Nuclear Fusion (Endless and Clean Energy Source)

Discussion in 'Environment' started by Whocares386, Aug 27, 2018.

  1. Toddsterpatriot
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    Toddsterpatriot Diamond Member

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    We could build power satellites now. We can't build a fusion reactor now.
    A manufacturing facility on the Moon would be very useful.
     
  2. Toddsterpatriot
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    Toddsterpatriot Diamond Member

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    How dense does it need to be to allow fusion to occur?
    Give me your best estimate...…..
     
  3. bripat9643
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    bripat9643 Diamond Member

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    How many launches do you think it would take to put enough parts and material in orbit to build enough of these satellites to power the entire planet?
     
  4. bripat9643
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    bripat9643 Diamond Member

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    upload_2018-9-1_18-49-50.png
     
  5. Toddsterpatriot
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    Toddsterpatriot Diamond Member

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    How many fusion reactors that haven't been invented yet would it take to do the same?

    Look, there is plenty of material on the Moon for most of the parts you'd need.

    Would it be a huge, multi-trillion dollar project? You bet your ass.
     
  6. Toddsterpatriot
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    Toddsterpatriot Diamond Member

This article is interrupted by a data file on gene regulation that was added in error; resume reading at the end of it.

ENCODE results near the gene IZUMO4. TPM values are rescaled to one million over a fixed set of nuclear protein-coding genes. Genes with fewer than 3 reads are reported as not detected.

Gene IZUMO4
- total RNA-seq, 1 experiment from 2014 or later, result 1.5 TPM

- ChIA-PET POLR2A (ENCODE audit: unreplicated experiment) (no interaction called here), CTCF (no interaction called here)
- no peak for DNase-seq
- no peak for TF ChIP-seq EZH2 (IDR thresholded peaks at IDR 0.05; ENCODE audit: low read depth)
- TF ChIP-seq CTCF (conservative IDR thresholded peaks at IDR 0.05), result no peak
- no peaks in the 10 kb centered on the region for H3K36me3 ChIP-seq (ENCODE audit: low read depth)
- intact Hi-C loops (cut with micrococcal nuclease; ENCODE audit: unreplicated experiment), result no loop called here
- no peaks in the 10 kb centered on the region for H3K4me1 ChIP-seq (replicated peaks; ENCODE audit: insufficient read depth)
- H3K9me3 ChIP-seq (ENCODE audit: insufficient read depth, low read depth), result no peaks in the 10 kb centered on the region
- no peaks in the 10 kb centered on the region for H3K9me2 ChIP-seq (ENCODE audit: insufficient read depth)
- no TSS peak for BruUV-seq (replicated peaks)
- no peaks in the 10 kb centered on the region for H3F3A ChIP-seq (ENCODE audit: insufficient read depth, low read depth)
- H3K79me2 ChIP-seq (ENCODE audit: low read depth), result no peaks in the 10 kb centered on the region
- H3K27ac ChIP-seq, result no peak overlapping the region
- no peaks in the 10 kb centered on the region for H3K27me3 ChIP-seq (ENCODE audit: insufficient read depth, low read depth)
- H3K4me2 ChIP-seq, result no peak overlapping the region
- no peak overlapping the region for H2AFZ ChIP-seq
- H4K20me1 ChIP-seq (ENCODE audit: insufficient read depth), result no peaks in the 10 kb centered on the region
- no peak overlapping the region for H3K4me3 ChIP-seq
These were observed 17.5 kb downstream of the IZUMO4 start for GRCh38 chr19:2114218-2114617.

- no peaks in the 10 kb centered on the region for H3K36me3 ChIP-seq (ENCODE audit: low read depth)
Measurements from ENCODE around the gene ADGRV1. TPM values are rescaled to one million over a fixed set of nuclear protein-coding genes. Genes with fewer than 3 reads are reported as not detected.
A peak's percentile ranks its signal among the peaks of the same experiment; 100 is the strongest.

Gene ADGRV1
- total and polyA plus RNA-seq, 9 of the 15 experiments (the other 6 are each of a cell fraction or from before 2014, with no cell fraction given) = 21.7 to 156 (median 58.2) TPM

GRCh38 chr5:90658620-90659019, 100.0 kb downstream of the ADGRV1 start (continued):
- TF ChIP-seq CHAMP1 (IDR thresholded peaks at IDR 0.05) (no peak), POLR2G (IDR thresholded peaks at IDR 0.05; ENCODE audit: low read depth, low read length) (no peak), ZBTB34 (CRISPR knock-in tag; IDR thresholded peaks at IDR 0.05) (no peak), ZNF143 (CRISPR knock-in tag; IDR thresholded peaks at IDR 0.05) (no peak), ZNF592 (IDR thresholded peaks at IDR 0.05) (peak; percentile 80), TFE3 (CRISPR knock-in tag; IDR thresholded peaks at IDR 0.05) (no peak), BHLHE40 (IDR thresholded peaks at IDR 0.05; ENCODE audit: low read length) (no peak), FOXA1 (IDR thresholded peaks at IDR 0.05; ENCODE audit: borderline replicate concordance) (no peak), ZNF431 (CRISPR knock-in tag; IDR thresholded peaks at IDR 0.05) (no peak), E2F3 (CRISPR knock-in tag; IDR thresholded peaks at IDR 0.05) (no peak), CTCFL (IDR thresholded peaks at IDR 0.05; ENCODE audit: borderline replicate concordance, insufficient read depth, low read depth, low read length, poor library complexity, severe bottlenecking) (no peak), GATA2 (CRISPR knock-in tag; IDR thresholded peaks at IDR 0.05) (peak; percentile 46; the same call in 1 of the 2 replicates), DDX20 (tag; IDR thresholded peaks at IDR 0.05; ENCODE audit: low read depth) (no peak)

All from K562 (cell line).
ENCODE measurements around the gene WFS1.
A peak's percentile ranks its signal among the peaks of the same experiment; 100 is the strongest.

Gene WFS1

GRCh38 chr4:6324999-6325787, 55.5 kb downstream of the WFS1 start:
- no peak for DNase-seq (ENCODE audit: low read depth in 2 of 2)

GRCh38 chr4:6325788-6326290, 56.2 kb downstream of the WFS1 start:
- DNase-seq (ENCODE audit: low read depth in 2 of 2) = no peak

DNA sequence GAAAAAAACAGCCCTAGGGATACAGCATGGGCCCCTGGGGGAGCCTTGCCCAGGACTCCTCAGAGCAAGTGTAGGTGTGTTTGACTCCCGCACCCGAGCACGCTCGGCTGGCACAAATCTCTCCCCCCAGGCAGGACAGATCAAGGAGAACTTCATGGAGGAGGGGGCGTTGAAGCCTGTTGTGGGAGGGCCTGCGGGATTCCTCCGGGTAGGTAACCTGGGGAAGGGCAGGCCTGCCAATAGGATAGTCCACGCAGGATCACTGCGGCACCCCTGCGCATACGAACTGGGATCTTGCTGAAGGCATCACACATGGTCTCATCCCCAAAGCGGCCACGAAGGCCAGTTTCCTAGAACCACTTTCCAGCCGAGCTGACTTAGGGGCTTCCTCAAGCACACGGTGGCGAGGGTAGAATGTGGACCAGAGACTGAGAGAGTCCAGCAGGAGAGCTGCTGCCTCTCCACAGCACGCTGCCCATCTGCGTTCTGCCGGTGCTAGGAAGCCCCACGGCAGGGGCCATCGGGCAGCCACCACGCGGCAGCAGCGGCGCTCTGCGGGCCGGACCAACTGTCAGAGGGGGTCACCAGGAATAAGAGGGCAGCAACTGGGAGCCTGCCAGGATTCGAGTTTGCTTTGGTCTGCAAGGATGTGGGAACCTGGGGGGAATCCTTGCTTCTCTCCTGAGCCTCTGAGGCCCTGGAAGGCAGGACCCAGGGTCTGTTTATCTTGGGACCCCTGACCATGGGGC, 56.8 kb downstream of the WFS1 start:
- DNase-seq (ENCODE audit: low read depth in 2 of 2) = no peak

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    Thanks. So how dense is that compared to uranium?
     
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  7. polarbear
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    polarbear I eat morons

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    I wonder if he realizes that he cemented his feet in 2 concrete buckets while walking on thin ice.
    Instead of answering the question he simply posted the Lawson Criteria he stumbled upon with Google.
    After he found it he could have answered it but did not, hoping nobody else would bother to check what you get by solving n*t > (or =) 2 * 10^14 for n, the minimum required ion density to even begin nuclear fusion.
    The ballpark density for n which I used was what it takes to maintain a self sustaining fusion, which is what we are after if we want to build nuclear fusion power plants.
     
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  8. mamooth
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    mamooth Gold Member

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    I'm not going to pretend I understand everything in this wiki article, but I'll quote the important bit.

    Lawson criterion - Wikipedia
    ---
    Satisfaction of this criterion at the density of solid deuteriumtritium (0.2 g/cm³) would require a laser pulse of implausibly large energy. Assuming the energy required scales with the mass of the fusion plasma (Elaser ~ ρR3 ~ ρ−2), compressing the fuel to 103 or 104 times solid density would reduce the energy required by a factor of 106 or 108, bringing it into a realistic range. With a compression by 103, the compressed density will be 200 g/cm³, and the compressed radius can be as small as 0.05 mm.
    ---

    It does seem to be saying that, to get a realistically possible sustained fusion reaction, the deuterium/tritium fuel has be condensed to somewhere around 10 times as dense as uranium (19 g/cm^3)
     
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  9. polarbear
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    polarbear I eat morons

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    It does seem to be saying that, to get a realistically possible sustained fusion reaction, the deuterium/tritium fuel has be condensed to somewhere around 10 times as dense as uranium (19 g/cm^3)
    It does say exactly what you think it says....and we now have a bipartisan consensus although it`s only about nuclear fusion.
     
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